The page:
Women. Are. Exhausting.
Call me an obnoxious sexist if you will. Accuse me of being a moron who generalizes about women, paints them all with the same damn brush. Because #NotAllWomen right?
But. Women are exhausting. And no one exemplifies exhausting women more than my ex, Sarah De Marco.
Before I start elaborating on the break-up itself, let me elaborate. I am a cop who, most days of the week, ends up working a 16 or 17 hour shift. By the time I come home I am so tired I can feel my bones rubbing together. I'm sapped of all energy after working a job that's as difficult as it's thankless.
Sarah and I were in a relationship for six long years. She was a local marketing executive for a pharmaceutical MNC's Mumbai chapter. Which meant that she also worked for nearly 14 hours a day, and came home as tired as I was. It was almost like we came home only to sleep, falling asleep in each other's arms. We were as sapped of libido as of energy so we never did get in the mood for romance most days.
Sundays were mostly meant to sleep in but we used this one day we had to ourselves to sleep in and catch up on some long-pending lovemaking. Otherwise, sex was only accidental, like if we ran into each other in the shower or, while we cooked together, I opened the fridge and found two bottles of chocolate sauce instead of one. Or when I came home with a backache and she gave me a back rub to ease the tension ( which led to a different sort of tension).
I thought we were doing okay. The sex was good, we had our own circle of friends we often hung out with, we liked a lot of the same things: Books, movies in languages we couldn't decipher, coffee, chocolate brownie with ice-cream.
Until one day, I found her cheating on me with a colleague of hers, Parvez. In my apartment which we shared. The colleague was also in a live-in relationship with another woman in his department. We'd gone out on double dates many times- movies, dinner, the occasional bar or discotheque.
I asked them both to get dressed and get out of the house. I was too conked out that night to launch into a full blown tirade. After they left I collapsed on the bed and fell asleep, crying.
She called me the next day on my phone- 48 times in all. I didn't pick up her calls and went to work, as usual. She called my partner and best friend Rohit- and he first convinced her he would speak to me. When he did, I asked him not to entertain her calls anymore. Then she called Nina, Rohit's fiancee, who was also Sarah's BFF, to convince me to pick up the phone. I refused. And all this happened in one day, let me tell you.
When I came home that night, I found her waiting in the living room, dressed in the same clothes as she had gone out in the previous night. I didn't say anything at all to her. I didn't know what to say. When something's wrong in a relationship you talk to your partner don't you? You talk to them about what you feel is wrong, rather than blaming them for the wrong by cheating on them. For the life of me I couldn't figure out why she cheated on me. I was numbed and it was like my mind automatically turned itself off as soon as I entered my house.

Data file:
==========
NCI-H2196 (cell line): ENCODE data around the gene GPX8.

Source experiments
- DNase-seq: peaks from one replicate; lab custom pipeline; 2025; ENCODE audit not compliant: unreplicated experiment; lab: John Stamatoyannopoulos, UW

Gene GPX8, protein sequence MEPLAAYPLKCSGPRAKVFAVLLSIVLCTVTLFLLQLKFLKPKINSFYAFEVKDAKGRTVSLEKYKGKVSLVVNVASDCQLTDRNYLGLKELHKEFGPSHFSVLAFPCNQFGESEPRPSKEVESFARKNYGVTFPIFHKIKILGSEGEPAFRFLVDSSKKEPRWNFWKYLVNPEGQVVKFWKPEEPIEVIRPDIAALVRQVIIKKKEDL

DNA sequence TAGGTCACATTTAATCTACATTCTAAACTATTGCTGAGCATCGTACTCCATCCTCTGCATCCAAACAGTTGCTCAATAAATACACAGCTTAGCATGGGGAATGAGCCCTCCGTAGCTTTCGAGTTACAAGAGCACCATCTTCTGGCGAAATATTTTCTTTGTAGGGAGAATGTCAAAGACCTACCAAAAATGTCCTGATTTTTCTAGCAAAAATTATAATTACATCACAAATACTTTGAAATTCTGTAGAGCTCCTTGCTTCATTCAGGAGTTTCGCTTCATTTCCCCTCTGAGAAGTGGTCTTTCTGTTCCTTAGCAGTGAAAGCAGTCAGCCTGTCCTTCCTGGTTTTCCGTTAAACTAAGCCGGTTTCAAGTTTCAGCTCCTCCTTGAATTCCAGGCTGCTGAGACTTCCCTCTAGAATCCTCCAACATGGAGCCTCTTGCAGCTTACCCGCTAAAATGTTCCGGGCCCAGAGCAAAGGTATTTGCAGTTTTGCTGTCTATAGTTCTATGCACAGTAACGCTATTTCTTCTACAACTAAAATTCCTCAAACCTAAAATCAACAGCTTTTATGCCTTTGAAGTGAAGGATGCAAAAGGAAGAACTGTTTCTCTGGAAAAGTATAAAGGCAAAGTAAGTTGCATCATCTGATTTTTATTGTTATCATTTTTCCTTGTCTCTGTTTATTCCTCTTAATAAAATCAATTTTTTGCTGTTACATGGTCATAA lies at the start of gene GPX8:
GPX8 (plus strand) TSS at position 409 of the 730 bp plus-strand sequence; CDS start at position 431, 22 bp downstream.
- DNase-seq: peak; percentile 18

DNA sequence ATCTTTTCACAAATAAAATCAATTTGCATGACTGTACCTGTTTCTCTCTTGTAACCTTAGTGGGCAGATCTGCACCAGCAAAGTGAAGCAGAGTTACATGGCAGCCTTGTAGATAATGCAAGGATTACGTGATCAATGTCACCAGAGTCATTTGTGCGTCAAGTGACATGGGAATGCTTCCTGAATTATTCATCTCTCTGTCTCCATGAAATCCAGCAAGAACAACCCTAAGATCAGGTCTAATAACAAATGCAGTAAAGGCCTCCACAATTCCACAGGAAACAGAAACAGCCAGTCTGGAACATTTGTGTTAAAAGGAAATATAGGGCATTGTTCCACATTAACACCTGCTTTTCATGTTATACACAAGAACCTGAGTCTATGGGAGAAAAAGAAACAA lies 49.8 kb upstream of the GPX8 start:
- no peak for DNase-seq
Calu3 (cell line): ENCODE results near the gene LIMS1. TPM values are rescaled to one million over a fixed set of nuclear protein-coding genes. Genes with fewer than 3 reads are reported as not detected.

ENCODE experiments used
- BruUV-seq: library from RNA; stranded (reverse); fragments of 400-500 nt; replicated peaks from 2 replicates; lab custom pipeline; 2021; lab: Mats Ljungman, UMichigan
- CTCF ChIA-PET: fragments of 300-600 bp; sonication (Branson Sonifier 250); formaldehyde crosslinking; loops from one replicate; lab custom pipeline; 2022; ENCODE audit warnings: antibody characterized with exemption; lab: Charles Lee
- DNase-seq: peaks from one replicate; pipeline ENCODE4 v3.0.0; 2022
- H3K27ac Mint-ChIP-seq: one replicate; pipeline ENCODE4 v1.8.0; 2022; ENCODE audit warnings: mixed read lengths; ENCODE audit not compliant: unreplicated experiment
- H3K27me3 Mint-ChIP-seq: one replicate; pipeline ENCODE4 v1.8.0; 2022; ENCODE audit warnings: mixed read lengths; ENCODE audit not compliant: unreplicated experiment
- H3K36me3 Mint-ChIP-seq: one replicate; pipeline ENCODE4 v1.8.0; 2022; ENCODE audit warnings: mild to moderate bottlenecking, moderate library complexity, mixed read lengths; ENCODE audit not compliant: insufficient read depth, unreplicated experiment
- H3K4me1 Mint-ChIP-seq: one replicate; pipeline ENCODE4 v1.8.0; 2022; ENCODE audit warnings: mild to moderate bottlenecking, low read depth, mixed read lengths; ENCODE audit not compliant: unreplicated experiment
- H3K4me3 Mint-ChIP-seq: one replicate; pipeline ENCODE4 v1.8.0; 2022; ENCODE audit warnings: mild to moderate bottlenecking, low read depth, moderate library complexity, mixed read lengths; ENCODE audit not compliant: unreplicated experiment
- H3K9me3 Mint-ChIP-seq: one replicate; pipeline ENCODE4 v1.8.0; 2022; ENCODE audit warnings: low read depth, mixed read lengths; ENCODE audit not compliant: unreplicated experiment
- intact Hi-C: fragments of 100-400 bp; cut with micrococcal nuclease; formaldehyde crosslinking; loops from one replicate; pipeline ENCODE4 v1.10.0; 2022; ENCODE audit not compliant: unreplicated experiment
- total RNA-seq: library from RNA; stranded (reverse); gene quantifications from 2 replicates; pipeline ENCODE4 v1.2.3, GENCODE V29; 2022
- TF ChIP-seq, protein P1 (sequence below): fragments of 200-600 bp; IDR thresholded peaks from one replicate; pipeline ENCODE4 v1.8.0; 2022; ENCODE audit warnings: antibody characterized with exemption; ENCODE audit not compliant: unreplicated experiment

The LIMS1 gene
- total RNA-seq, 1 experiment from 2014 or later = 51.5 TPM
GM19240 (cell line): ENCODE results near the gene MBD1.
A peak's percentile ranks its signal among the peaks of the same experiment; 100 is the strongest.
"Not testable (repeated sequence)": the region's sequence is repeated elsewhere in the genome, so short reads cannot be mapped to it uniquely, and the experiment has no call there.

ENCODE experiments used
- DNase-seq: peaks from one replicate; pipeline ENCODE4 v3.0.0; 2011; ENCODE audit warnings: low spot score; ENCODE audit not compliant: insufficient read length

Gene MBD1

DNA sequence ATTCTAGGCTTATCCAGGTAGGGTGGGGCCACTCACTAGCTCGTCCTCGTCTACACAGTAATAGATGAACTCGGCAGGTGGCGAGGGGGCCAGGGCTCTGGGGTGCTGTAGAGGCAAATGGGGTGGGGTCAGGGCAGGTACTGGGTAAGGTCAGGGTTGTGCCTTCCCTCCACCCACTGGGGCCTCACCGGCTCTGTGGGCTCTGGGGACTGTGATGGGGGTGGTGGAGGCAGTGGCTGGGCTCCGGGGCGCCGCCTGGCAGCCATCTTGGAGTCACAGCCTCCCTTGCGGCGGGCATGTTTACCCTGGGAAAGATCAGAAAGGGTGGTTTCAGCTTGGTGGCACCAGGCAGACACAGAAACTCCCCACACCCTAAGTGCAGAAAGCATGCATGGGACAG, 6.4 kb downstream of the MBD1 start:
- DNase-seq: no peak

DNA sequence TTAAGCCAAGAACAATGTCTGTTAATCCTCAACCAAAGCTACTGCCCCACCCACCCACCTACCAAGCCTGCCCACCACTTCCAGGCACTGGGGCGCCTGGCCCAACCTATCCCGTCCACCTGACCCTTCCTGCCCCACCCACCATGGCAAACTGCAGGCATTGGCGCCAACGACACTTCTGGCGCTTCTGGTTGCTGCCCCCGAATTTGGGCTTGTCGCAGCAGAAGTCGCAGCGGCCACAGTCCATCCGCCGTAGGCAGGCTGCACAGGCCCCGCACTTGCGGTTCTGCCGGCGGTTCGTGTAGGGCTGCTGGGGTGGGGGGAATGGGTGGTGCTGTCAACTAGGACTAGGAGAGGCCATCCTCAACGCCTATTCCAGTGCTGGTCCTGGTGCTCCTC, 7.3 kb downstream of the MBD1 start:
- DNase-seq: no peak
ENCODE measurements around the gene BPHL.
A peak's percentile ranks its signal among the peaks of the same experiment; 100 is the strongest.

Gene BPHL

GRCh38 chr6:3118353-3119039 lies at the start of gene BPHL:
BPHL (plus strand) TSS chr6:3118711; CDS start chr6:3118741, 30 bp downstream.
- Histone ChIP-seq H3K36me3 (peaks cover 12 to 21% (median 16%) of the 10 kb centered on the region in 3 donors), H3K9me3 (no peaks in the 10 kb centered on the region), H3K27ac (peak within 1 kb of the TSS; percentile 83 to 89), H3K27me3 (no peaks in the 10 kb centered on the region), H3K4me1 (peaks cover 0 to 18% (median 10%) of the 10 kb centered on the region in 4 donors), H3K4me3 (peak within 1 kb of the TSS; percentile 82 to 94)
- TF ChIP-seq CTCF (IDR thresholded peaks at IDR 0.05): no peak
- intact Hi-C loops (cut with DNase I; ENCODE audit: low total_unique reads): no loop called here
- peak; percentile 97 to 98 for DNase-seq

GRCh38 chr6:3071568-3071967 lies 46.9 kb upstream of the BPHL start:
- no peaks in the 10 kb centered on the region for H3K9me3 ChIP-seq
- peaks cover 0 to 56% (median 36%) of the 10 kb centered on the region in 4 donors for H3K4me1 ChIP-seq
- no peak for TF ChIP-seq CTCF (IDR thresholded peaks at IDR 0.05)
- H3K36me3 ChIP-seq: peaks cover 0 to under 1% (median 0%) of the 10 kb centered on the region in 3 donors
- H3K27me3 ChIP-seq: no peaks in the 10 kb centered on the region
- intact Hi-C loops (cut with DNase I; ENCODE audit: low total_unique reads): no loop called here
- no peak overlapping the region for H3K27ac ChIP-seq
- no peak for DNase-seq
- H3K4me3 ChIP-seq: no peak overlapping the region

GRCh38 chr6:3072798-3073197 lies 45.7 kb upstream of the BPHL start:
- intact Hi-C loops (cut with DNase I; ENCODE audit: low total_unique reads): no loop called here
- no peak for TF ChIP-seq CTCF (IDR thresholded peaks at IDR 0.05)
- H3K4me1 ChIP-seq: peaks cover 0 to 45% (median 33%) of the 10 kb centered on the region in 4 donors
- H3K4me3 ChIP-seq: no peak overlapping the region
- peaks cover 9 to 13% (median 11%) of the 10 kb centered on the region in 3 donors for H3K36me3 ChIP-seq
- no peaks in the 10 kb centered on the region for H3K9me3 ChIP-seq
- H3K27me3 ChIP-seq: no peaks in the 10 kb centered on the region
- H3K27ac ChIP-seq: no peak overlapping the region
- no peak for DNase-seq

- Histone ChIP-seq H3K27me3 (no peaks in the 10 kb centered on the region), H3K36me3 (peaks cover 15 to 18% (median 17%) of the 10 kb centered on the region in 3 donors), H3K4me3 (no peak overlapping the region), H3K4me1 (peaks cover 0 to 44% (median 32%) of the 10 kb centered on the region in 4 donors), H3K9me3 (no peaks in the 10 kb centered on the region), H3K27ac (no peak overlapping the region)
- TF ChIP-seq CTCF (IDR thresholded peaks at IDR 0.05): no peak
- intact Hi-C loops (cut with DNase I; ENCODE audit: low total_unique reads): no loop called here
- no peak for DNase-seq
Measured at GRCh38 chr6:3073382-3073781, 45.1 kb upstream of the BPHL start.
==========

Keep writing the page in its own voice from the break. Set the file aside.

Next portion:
I took off my shoes in the living room, and went straight to the kitchen. Poured myself some wine, came back to the living room, sat at the dining table and quietly drank. She was still sitting on the couch. A pall of deathly silence hung around the house, as if someone had died and left a gaping hole in the universe. Well, something died, right? Something died, inside me. I can't tolerate people who cheat- in exams, in relationships or in anything.
Then she started to mumble something about 'working late', 'no love life', 'not socializing enough', 'too busy to care', 'cold and unresponsive', and a lot more I couldn't hear because the sound of gushing blood in my ears was drowning out all other sounds.
"I'm sorry, are you talking to me?" I finally asked.
"What? Of course I'm talking to you!" she replied.
"Are you done?"
"No. I want you to understand why."
"And what if I don't?"
"But you have to."
"Get out of my house."
"You heard it. Get the hell out of my house. I'll have your stuff packed and sent wherever you want- you don't even have to come to collect it. Now get the hell out, before I lose it."
"Out. I don't want to hurt you, and I won't ask again. Get the hell out. I don't want to see you or hear from you again."